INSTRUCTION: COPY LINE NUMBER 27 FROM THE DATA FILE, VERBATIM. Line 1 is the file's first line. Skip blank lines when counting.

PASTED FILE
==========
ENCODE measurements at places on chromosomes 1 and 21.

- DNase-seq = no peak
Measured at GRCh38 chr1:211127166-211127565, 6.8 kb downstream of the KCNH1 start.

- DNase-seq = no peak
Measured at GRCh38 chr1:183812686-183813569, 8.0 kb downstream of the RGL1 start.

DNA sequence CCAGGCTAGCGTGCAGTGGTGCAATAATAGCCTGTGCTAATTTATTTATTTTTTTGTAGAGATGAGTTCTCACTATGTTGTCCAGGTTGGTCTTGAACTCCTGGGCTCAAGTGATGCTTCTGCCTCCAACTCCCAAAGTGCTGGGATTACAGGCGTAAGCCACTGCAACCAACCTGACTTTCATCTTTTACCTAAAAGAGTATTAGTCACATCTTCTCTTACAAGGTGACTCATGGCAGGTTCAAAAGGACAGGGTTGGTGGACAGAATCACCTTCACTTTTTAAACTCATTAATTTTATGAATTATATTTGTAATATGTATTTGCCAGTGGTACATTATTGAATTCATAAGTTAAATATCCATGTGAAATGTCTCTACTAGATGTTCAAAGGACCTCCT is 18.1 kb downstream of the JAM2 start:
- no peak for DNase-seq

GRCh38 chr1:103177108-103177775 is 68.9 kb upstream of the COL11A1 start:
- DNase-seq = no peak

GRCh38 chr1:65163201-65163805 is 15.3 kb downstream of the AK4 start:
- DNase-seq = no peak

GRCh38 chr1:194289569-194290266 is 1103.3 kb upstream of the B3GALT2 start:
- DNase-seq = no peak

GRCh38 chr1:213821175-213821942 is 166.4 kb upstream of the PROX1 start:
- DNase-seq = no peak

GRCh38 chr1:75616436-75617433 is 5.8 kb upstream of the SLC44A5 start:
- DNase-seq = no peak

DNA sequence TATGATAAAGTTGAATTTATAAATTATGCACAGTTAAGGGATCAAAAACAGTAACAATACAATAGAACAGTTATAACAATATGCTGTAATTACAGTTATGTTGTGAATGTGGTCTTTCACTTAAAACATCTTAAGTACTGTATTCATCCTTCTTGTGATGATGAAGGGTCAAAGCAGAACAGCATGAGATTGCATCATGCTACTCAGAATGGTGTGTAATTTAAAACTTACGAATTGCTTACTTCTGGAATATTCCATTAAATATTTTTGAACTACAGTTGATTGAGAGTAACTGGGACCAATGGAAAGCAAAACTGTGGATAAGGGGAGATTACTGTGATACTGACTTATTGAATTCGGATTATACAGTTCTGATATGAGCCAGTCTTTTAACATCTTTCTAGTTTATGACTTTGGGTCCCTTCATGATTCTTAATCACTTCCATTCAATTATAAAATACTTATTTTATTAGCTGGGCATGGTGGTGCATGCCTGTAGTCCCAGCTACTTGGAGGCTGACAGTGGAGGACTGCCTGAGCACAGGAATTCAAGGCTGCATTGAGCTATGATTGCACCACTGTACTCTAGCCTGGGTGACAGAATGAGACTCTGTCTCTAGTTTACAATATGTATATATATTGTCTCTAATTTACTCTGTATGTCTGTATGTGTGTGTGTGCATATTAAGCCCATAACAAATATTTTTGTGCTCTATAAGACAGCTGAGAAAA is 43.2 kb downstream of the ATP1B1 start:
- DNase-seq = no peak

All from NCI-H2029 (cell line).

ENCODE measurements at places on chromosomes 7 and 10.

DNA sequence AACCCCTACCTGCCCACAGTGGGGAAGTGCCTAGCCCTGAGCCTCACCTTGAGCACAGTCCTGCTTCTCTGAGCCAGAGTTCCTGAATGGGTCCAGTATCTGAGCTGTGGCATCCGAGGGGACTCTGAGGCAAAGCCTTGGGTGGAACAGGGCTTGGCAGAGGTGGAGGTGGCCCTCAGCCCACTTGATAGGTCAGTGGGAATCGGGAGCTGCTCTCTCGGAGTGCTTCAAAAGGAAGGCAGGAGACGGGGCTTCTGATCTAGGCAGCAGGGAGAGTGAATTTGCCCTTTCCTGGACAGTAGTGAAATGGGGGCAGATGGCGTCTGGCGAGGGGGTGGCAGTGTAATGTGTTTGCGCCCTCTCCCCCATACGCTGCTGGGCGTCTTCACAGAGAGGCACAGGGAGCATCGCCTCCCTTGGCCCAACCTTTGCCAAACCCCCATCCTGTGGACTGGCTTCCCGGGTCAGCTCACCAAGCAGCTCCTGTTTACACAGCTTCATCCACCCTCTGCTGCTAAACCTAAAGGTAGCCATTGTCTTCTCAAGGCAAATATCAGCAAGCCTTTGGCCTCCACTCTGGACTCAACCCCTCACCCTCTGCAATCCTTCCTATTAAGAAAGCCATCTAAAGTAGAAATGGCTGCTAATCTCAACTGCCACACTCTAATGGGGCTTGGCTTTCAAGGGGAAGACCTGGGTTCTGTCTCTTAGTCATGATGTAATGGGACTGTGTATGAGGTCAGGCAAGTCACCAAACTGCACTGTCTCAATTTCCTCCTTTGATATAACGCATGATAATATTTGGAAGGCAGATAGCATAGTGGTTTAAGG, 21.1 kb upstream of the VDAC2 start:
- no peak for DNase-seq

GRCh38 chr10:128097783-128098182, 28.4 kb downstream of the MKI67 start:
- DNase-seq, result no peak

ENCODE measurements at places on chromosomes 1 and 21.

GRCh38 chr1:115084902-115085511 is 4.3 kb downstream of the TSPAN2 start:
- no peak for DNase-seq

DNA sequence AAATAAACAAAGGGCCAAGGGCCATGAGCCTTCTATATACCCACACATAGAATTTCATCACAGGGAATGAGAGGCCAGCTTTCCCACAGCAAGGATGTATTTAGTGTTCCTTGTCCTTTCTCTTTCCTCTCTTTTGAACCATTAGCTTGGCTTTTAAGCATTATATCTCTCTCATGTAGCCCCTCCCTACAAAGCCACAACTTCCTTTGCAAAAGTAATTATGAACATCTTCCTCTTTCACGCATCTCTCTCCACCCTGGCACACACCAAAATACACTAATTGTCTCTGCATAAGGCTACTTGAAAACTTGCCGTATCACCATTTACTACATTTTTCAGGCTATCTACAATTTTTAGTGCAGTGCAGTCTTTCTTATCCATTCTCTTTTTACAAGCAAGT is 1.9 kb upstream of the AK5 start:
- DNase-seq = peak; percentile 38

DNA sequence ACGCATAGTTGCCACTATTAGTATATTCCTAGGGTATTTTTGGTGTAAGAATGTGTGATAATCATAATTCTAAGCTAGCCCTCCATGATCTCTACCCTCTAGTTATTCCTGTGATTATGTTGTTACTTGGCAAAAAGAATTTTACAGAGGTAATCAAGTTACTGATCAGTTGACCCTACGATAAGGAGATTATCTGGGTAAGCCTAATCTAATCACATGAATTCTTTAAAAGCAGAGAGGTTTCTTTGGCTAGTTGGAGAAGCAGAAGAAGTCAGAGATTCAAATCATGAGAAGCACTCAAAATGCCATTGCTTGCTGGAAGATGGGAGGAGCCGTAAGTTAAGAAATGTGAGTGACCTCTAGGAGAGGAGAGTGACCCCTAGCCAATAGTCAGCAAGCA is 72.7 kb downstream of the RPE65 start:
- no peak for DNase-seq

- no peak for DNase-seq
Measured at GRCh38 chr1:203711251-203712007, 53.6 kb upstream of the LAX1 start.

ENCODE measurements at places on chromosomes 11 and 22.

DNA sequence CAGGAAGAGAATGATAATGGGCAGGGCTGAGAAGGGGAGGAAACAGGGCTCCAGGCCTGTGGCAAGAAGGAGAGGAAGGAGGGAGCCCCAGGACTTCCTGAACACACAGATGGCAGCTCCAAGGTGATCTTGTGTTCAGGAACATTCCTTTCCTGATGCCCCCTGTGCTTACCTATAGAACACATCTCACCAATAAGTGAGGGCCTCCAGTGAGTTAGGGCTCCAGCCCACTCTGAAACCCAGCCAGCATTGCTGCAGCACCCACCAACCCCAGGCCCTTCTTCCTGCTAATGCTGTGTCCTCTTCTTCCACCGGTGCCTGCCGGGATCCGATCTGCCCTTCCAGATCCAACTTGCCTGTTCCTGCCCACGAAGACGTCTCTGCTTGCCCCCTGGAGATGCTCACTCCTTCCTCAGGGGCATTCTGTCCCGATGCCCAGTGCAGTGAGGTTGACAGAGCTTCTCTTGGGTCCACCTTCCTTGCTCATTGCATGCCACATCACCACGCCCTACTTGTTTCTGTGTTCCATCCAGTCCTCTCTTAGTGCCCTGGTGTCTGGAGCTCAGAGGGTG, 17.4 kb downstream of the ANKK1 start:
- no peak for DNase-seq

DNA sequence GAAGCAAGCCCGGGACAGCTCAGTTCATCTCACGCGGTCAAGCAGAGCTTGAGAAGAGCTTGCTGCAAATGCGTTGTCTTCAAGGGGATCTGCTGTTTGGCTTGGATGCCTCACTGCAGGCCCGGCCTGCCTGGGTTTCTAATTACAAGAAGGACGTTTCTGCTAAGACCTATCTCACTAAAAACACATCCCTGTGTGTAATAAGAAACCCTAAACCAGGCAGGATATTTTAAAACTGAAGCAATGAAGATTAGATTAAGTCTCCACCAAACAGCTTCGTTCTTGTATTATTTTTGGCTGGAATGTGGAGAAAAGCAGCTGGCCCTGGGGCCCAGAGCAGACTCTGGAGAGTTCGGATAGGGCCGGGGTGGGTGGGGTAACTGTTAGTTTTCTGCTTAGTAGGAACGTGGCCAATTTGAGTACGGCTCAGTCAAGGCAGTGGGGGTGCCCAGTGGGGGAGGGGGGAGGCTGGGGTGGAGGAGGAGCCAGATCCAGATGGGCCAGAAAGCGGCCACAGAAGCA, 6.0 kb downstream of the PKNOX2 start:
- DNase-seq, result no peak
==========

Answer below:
GRCh38 chr1:115084902-115085511 is 4.3 kb downstream of the TSPAN2 start: